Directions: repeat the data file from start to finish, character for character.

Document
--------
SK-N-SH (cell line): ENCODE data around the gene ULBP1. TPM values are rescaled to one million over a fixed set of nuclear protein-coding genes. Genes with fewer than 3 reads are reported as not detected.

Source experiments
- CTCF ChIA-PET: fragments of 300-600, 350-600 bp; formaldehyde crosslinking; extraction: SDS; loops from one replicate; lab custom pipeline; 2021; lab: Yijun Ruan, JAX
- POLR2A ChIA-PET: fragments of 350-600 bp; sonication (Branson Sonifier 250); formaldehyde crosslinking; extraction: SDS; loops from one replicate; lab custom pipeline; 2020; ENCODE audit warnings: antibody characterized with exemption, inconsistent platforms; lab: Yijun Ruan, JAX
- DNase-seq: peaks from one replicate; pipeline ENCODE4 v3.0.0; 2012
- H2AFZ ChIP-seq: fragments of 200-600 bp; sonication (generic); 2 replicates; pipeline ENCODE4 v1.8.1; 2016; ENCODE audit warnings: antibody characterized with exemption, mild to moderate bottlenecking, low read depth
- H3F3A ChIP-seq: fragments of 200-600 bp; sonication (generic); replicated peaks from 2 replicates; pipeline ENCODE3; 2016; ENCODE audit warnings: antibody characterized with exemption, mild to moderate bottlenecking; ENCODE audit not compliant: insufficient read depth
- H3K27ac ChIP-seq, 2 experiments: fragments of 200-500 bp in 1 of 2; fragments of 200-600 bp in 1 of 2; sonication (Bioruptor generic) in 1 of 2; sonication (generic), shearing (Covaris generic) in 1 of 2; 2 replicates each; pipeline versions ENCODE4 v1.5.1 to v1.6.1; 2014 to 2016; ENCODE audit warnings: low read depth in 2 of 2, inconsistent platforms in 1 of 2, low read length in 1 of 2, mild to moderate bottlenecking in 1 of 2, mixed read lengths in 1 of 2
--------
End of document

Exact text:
SK-N-SH (cell line): ENCODE data around the gene ULBP1. TPM values are rescaled to one million over a fixed set of nuclear protein-coding genes. Genes with fewer than 3 reads are reported as not detected.

Source experiments
- CTCF ChIA-PET: fragments of 300-600, 350-600 bp; formaldehyde crosslinking; extraction: SDS; loops from one replicate; lab custom pipeline; 2021; lab: Yijun Ruan, JAX
- POLR2A ChIA-PET: fragments of 350-600 bp; sonication (Branson Sonifier 250); formaldehyde crosslinking; extraction: SDS; loops from one replicate; lab custom pipeline; 2020; ENCODE audit warnings: antibody characterized with exemption, inconsistent platforms; lab: Yijun Ruan, JAX
- DNase-seq: peaks from one replicate; pipeline ENCODE4 v3.0.0; 2012
- H2AFZ ChIP-seq: fragments of 200-600 bp; sonication (generic); 2 replicates; pipeline ENCODE4 v1.8.1; 2016; ENCODE audit warnings: antibody characterized with exemption, mild to moderate bottlenecking, low read depth
- H3F3A ChIP-seq: fragments of 200-600 bp; sonication (generic); replicated peaks from 2 replicates; pipeline ENCODE3; 2016; ENCODE audit warnings: antibody characterized with exemption, mild to moderate bottlenecking; ENCODE audit not compliant: insufficient read depth
- H3K27ac ChIP-seq, 2 experiments: fragments of 200-500 bp in 1 of 2; fragments of 200-600 bp in 1 of 2; sonication (Bioruptor generic) in 1 of 2; sonication (generic), shearing (Covaris generic) in 1 of 2; 2 replicates each; pipeline versions ENCODE4 v1.5.1 to v1.6.1; 2014 to 2016; ENCODE audit warnings: low read depth in 2 of 2, inconsistent platforms in 1 of 2, low read length in 1 of 2, mild to moderate bottlenecking in 1 of 2, mixed read lengths in 1 of 2